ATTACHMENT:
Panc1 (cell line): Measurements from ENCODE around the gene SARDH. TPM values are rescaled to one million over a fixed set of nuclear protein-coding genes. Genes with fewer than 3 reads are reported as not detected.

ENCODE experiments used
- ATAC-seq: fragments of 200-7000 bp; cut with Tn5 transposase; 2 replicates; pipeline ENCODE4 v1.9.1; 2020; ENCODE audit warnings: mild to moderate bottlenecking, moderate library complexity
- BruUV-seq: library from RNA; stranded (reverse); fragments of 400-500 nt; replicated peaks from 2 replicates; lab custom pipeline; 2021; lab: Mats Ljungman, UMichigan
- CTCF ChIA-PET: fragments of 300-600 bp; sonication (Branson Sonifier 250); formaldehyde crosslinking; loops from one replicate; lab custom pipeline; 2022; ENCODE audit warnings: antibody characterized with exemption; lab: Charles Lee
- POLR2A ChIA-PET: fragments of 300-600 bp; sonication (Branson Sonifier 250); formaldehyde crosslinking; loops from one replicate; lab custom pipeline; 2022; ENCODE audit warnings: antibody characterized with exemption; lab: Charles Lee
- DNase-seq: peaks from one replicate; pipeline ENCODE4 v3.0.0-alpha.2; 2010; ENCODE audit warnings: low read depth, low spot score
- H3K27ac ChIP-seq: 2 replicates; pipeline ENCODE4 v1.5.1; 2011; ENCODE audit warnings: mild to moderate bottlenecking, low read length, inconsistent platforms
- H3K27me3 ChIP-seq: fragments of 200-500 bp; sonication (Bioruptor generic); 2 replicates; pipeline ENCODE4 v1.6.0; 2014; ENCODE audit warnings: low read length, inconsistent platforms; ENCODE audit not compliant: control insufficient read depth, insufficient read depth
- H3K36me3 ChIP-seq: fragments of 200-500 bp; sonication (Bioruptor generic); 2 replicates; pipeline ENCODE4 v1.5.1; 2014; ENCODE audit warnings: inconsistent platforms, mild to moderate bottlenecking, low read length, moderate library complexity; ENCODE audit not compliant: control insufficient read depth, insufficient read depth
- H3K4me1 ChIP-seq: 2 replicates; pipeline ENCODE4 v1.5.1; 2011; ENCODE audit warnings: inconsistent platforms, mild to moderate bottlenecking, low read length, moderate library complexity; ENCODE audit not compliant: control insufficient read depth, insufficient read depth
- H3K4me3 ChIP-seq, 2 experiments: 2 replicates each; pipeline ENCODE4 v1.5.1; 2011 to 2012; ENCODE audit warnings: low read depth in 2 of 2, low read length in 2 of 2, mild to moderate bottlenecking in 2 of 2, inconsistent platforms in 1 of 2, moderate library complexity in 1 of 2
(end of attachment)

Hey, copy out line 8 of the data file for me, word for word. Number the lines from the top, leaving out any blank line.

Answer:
- H3K27ac ChIP-seq: 2 replicates; pipeline ENCODE4 v1.5.1; 2011; ENCODE audit warnings: mild to moderate bottlenecking, low read length, inconsistent platforms